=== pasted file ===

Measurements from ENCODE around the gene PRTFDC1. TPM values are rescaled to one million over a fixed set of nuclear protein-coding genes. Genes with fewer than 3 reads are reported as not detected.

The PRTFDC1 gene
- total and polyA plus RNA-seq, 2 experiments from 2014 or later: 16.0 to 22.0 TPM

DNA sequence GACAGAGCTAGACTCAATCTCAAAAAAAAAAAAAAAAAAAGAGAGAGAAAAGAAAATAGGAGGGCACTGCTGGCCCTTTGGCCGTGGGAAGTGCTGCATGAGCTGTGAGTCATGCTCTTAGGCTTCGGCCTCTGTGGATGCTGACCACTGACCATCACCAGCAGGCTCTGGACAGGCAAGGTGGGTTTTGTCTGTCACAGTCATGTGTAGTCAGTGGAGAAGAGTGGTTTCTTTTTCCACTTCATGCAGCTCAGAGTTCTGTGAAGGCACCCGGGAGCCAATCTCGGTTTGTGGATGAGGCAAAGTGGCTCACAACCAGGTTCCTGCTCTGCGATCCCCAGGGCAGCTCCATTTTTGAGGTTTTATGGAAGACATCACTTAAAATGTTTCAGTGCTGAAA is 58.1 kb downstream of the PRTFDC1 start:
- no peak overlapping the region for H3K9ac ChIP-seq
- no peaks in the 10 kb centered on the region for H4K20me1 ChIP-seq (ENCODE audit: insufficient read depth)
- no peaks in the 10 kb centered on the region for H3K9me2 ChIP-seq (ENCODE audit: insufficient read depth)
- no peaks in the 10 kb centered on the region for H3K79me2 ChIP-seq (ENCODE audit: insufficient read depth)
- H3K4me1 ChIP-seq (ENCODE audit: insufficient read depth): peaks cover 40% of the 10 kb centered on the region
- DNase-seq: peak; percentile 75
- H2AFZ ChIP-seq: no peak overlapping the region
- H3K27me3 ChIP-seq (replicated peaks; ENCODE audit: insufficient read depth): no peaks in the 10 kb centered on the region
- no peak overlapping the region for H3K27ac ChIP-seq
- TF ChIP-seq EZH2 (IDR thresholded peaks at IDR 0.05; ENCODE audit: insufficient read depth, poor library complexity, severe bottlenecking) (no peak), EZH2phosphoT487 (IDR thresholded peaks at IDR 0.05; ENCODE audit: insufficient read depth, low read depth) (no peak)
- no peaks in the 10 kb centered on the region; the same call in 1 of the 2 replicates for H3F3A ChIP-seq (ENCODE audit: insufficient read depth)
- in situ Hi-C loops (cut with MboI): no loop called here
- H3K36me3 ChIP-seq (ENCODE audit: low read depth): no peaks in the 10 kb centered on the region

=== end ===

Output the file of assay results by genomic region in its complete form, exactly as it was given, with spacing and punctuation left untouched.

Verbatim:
Measurements from ENCODE around the gene PRTFDC1. TPM values are rescaled to one million over a fixed set of nuclear protein-coding genes. Genes with fewer than 3 reads are reported as not detected.

The PRTFDC1 gene
- total and polyA plus RNA-seq, 2 experiments from 2014 or later: 16.0 to 22.0 TPM

DNA sequence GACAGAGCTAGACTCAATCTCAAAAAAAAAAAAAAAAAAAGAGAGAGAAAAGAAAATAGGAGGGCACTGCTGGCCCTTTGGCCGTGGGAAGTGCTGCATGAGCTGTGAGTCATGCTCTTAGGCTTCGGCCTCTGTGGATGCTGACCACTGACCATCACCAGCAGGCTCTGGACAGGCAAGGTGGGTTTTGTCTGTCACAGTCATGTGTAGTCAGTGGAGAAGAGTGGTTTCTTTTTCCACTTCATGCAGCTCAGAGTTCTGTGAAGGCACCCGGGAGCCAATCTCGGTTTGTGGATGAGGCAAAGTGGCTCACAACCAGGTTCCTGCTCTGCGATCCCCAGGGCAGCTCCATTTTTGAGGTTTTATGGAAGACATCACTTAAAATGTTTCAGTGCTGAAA is 58.1 kb downstream of the PRTFDC1 start:
- no peak overlapping the region for H3K9ac ChIP-seq
- no peaks in the 10 kb centered on the region for H4K20me1 ChIP-seq (ENCODE audit: insufficient read depth)
- no peaks in the 10 kb centered on the region for H3K9me2 ChIP-seq (ENCODE audit: insufficient read depth)
- no peaks in the 10 kb centered on the region for H3K79me2 ChIP-seq (ENCODE audit: insufficient read depth)
- H3K4me1 ChIP-seq (ENCODE audit: insufficient read depth): peaks cover 40% of the 10 kb centered on the region
- DNase-seq: peak; percentile 75
- H2AFZ ChIP-seq: no peak overlapping the region
- H3K27me3 ChIP-seq (replicated peaks; ENCODE audit: insufficient read depth): no peaks in the 10 kb centered on the region
- no peak overlapping the region for H3K27ac ChIP-seq
- TF ChIP-seq EZH2 (IDR thresholded peaks at IDR 0.05; ENCODE audit: insufficient read depth, poor library complexity, severe bottlenecking) (no peak), EZH2phosphoT487 (IDR thresholded peaks at IDR 0.05; ENCODE audit: insufficient read depth, low read depth) (no peak)
- no peaks in the 10 kb centered on the region; the same call in 1 of the 2 replicates for H3F3A ChIP-seq (ENCODE audit: insufficient read depth)
- in situ Hi-C loops (cut with MboI): no loop called here
- H3K36me3 ChIP-seq (ENCODE audit: low read depth): no peaks in the 10 kb centered on the region